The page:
Brinson Benefits, Inc. v. Hooper
Dallas Court of Appeals, No. 05‐15‐00123‐CV (July 7, 2016)
Justices Evans, Schenck (Opinion), and Richter
Contrary to what you may have learned in pee wee soccer, everyone can’t be a winner—or under the terms of the Texas Theft Liability Act, a “prevailing party.” After Linda Hooper resigned from her employment at Brinson Benefits, Brinson sued her for taking the company’s confidential information and obtained an injunction preventing her from using it to solicit the company’s customers or prospects. Brinson later learned Hooper had developed and serviced several clients “on the side” while she was still Brinson’s employee, improperly retaining all commissions and other payments for herself. Brinson’s claims against Hooper included a claim under the TTLA for theft of “confidential and proprietary information and property.”
After the close of evidence, the trial court granted directed verdict in Hooper’s favor as to any damages caused by her taking confidential information, but not with regard to the wrongfully-retained commissions. The case then went to the jury, and it found Hooper breached her fiduciary duties to Brinson and committed theft of Brinson’s property. Post-trial, the trial court ordered Hooper to pay Brinson the damages found by the jury, plus attorneys’ fees of around $100,000. But it also found Hooper had “prevailed” on the portion of the claim subject to the directed verdict, and so ordered Brinson to pay Hooper’s attorneys’ fees of more than $370,000. Brinson appealed, arguing that Hooper was not a “prevailing party” and was not entitled to attorneys’ fees under the TTLA.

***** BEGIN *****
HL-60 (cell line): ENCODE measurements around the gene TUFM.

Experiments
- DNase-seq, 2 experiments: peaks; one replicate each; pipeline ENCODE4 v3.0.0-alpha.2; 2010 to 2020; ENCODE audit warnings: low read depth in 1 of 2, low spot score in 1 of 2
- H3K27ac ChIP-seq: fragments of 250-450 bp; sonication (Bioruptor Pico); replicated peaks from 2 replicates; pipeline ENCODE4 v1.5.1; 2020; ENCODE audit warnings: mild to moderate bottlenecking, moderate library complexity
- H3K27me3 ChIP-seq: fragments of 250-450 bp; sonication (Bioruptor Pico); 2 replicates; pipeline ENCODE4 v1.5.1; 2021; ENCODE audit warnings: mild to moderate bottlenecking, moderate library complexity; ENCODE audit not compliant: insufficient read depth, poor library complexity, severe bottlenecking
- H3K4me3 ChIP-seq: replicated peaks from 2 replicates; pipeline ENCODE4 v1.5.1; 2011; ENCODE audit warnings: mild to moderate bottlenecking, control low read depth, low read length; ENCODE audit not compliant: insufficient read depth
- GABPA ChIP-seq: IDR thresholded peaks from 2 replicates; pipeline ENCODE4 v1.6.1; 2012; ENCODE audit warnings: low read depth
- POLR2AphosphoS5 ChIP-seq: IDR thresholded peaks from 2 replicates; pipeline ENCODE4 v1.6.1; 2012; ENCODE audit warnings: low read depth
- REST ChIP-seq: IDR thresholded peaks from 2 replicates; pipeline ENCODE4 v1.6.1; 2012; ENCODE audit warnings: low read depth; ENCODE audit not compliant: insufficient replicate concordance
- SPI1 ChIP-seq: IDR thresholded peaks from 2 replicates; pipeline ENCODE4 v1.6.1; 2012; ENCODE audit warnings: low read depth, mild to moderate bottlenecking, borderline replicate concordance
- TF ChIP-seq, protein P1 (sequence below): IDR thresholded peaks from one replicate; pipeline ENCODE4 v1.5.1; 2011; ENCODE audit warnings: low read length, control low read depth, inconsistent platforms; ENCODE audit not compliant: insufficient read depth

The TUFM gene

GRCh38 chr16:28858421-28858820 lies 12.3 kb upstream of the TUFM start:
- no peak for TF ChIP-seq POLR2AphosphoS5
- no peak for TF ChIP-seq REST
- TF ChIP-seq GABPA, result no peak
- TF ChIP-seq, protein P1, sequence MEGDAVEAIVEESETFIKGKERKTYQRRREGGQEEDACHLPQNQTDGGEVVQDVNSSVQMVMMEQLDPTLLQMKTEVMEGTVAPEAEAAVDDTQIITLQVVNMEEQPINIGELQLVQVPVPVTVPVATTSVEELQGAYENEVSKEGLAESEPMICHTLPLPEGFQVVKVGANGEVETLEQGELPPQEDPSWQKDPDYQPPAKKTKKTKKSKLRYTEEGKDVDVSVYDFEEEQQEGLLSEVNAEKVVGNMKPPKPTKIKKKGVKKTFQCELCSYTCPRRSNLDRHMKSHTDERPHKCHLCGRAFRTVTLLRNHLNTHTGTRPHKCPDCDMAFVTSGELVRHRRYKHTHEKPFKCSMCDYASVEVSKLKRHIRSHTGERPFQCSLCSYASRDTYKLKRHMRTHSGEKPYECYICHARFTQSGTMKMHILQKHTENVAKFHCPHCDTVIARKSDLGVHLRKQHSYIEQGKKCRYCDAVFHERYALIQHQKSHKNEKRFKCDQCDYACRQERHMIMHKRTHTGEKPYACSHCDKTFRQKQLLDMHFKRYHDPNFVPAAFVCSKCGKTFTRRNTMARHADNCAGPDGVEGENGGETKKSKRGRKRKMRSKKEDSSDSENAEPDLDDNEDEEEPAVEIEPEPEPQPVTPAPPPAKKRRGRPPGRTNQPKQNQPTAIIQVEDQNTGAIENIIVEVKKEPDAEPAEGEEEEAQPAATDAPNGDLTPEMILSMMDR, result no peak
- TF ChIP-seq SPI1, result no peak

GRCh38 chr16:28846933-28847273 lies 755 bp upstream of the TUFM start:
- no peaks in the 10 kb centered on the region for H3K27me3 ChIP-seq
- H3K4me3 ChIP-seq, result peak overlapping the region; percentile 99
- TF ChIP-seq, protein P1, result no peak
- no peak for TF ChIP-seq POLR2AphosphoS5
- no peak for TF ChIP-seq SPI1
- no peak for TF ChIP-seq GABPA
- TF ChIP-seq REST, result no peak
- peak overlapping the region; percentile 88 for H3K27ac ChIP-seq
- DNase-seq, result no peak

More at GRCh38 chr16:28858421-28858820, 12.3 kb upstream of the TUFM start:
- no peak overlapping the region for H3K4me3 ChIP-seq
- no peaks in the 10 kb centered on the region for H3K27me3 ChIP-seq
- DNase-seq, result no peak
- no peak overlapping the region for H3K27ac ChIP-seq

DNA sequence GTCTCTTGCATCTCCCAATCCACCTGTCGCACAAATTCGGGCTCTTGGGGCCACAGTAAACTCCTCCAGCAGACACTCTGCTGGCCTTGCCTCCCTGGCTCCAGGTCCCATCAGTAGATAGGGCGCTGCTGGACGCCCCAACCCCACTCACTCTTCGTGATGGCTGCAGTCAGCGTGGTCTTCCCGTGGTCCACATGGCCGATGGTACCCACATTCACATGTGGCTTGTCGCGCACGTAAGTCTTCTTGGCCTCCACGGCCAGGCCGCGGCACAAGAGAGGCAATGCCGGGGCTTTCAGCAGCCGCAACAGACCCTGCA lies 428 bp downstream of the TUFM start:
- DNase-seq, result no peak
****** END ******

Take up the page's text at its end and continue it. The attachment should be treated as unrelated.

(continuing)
The Dallas Court of Appeals agreed. Under the TTLA, “[e]ach person who prevails in a suit under this chapter shall be awarded court costs and reasonable and necessary attorney’s fees.” TEX. CIV. PRAC. & REM. CODE ANN. § 134.005(b). Hooper argued that, because the trial court granted a directed verdict as to the theft of confidential information, she was a “prevailing party” and was entitled to her attorneys’ fees, even though the jury awarded Brinson relief on its TTLA claim based on the theft of commissions. The Dallas Court noted that, to recover fees, a TTLA defendant must “prevail on the merits of the claim, which one court has interpreted to mean “establish [she] did not commit theft.” Brinson clearly prevailed on its claim that Hooper committed theft. The fact that it did not obtain all the relief it sought does not transform Hooper into a prevailing party under the TTLA. The trial court, therefore, abused its discretion in awarding Hooper her attorneys’ fees and that portion of the judgment was reversed.
The Court affirmed, however, a second portion of the judgment, which awarded attorneys’ fees under the TTLA to two other defendants who had prevailed on claims that they conspired with Hooper to commit theft and other torts.